MF: I get a sense that the avant-garde film movement may be at a crucial juncture. Do you agree?
PH: Let me make an analogy, a kind of far out analogy, which will bring us back to PASSING THROUGH. My grandmother, Babci, was on her deathbed, but none of the family would go up to see her. Well that’s not true. My mother did, and a number of people, but some of the relations said “no, I don’t want to go up to see her because I want to remember her as she was.” To me, her life was the reason for going up and filming. Her life, at that time, was as vibrant and real to her and important as any moment in life is. It was a sad thing, and there wasn’t much communication, but she had her life. This sounds optimistic, but we go through processes; things change, things rust, things become something else. If avant-garde film is dying, then let’s celebrate its death and make it into something else.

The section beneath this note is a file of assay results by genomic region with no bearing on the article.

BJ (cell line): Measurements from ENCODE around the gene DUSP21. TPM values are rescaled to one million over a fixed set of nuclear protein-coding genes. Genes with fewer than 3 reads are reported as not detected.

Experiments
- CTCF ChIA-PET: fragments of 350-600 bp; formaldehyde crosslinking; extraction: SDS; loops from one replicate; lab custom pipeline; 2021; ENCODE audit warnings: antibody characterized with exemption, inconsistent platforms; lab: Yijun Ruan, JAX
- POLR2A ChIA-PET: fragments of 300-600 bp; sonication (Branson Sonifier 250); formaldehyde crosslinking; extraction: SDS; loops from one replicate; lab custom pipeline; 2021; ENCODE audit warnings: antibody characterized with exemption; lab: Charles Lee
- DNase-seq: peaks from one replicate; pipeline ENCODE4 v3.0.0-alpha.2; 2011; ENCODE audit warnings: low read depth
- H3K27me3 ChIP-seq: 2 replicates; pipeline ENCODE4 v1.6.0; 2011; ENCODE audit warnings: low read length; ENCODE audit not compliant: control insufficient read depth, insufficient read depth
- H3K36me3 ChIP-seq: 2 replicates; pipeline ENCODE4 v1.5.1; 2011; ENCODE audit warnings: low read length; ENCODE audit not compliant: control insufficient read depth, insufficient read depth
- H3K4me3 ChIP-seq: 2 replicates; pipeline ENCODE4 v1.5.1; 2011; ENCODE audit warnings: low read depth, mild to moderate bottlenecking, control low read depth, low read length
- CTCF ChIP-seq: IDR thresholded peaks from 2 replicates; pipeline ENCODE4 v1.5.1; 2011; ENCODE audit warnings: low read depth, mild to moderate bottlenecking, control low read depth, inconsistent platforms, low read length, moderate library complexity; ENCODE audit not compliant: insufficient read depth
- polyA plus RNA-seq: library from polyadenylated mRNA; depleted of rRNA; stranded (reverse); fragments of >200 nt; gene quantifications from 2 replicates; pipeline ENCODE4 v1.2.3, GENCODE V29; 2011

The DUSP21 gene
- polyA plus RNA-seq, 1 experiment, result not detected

MF: So you think that certain people are unwilling to deal with the fact that avant-garde film is different now, and there are different players and different kinds of films that need to be made, and one can’t keep expecting the same kinds of work to be made?
PH: Yes, the whole social order is different than it was in the Sixties. Maybe that period will be looked on as a golden moment. It was a great period, no question. But, it’s as important a time now in experimental films as it was in the 1960’s. Some people just can’t see it. Lots of people feel passionately about experimental films, and those dedicated to making them will always find a way to make their films.
An interview by Mike Hoolboom (2001)